Well, it took some doing (and a little borrowing), but we made it through ok. I advanced up the ladder at my job, we had a healthy baby girl, and moved into a great house with a big yard. And although we have money now, and could afford to pay tithing, we still don’t. I guess this is like a like a tithing miracle story, just without the tithing ;)]]>
In the long view that’s a very small thing I suppose; there were many other instances where we somehow miraculously got by while paying our tithing, or had less stress about the very thin shoestring we were on than we did during times when we didn’t pay it. But that Christmas tree incident really stands out in my memory as one of God’s “tender mercies” for those who are trying to do what they can.
One other thing: we’ve had some very good financial years since then; one year we paid more in tithing than we did in total for our first house. I do not mean to brag — my point is that paying tithing is not easier or harder if you’re paying a lot or a little. It’s not easier on the rich or the poor. How easy it is to pay and how cheerfully and faithfully you do so is really up to you and nothing else.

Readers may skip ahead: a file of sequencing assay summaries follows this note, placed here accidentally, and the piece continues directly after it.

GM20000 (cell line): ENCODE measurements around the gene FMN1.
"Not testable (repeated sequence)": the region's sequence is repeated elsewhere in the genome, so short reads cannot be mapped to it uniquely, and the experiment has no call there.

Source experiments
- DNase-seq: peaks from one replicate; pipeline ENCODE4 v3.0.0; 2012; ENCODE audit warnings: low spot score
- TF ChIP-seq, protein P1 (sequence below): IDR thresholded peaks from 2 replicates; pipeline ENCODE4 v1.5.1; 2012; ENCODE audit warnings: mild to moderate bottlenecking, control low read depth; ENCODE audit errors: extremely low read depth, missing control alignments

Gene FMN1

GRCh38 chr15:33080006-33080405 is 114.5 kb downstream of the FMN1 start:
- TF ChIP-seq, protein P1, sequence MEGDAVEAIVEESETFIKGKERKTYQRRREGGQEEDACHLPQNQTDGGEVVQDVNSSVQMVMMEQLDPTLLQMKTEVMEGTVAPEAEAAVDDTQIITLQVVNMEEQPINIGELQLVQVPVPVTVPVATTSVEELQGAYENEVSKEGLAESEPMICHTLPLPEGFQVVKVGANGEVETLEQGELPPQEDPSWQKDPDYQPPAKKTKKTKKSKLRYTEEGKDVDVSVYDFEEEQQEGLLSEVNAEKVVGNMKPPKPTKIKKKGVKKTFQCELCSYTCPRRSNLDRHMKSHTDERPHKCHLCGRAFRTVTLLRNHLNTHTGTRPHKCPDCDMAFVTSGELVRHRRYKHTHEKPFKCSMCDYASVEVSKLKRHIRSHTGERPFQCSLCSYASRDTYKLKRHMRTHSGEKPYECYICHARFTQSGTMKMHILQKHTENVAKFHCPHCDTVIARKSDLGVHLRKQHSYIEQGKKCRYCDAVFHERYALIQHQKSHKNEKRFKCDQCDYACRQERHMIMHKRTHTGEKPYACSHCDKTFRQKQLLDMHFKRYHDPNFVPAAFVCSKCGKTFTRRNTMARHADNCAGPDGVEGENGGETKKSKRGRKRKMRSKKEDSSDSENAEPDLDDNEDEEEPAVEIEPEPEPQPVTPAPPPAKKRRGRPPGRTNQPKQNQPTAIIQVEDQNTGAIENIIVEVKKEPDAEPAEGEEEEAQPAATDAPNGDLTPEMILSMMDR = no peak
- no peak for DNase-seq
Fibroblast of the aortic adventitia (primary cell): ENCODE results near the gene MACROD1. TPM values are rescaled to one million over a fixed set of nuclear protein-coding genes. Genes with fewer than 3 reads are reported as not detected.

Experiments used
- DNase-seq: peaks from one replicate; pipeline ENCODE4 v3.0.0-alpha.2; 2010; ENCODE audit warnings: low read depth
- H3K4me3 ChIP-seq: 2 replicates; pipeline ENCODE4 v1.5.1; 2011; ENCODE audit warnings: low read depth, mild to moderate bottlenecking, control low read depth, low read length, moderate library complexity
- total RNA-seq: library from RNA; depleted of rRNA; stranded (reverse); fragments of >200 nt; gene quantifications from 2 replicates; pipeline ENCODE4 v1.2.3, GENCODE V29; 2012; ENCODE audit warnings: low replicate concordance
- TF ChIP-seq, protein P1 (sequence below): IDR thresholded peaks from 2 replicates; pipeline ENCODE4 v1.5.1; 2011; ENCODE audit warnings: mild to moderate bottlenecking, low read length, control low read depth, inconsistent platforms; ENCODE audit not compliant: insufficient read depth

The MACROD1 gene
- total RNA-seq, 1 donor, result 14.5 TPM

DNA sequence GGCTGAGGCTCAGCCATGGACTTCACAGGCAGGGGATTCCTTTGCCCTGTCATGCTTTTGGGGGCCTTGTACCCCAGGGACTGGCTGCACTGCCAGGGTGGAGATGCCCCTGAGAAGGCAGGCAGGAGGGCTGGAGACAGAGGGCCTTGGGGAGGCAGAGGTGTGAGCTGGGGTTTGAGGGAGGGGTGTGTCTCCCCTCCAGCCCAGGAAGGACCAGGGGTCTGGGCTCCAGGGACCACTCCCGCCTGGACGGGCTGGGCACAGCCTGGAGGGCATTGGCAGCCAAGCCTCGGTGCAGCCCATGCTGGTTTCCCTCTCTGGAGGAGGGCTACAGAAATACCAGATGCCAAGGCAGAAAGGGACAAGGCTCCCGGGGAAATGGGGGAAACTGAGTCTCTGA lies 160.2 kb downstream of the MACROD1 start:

And, IMO, while the actual paying of it is the concrete test of our faith, doing so with a griping, reluctant heart makes all the difference too. With due respect to the poster above, the attitude of “talk to me about anything you like, but not tithing” sounds like nothing so much as “talk to me about anything you like except for that one area where I really need to learn something.”]]>
One thing I loved about John Groberg’s book is how he says they struggled despite their service to the Lord.]]>
There was also a period of time, after my experiences I posted about, when my husband had a decent job, but we were still just barely scraping by. I started paying extra in fast offering. I decided his next paycheck should be a certain dollar amount, and I upped my fast offering so that our total tithing/fast offering was 10% of that amount. His next paycheck, without fail, would be the amount I’d set. (He got overtime.)
He was inactive at the time, and later on when I told him about it, he said, “So you’re the reason I had to work all that overtime.”]]>
The hardest it ever got was when I was determined to pay, regardless. Seven months. When I finally surrendered, the only saving grace was that the mechanic felt so bad for us that he only charged us half for labor. It still came to much more than we had, and I had to borrow money from my father, which took five years to repay.
The next time we tried it, we did so with an agreement with the bishop that he would pay our housing costs if we paid our tithing (the house was in forclosure by that time, this time because of medical expenses). That worked until I got a job transfer. We are trying it again, and again our extra expenses (again, mostly medical) are almost exactly the amount we are paying in tithing.
I tell every new bishop or branch president when we move into their unit that I would be glad to take any calling, and would be glad to talk on any subject–except tithing. Even in retrospect, I can’t see where we have been blessed for trying to keep this commandment.]]>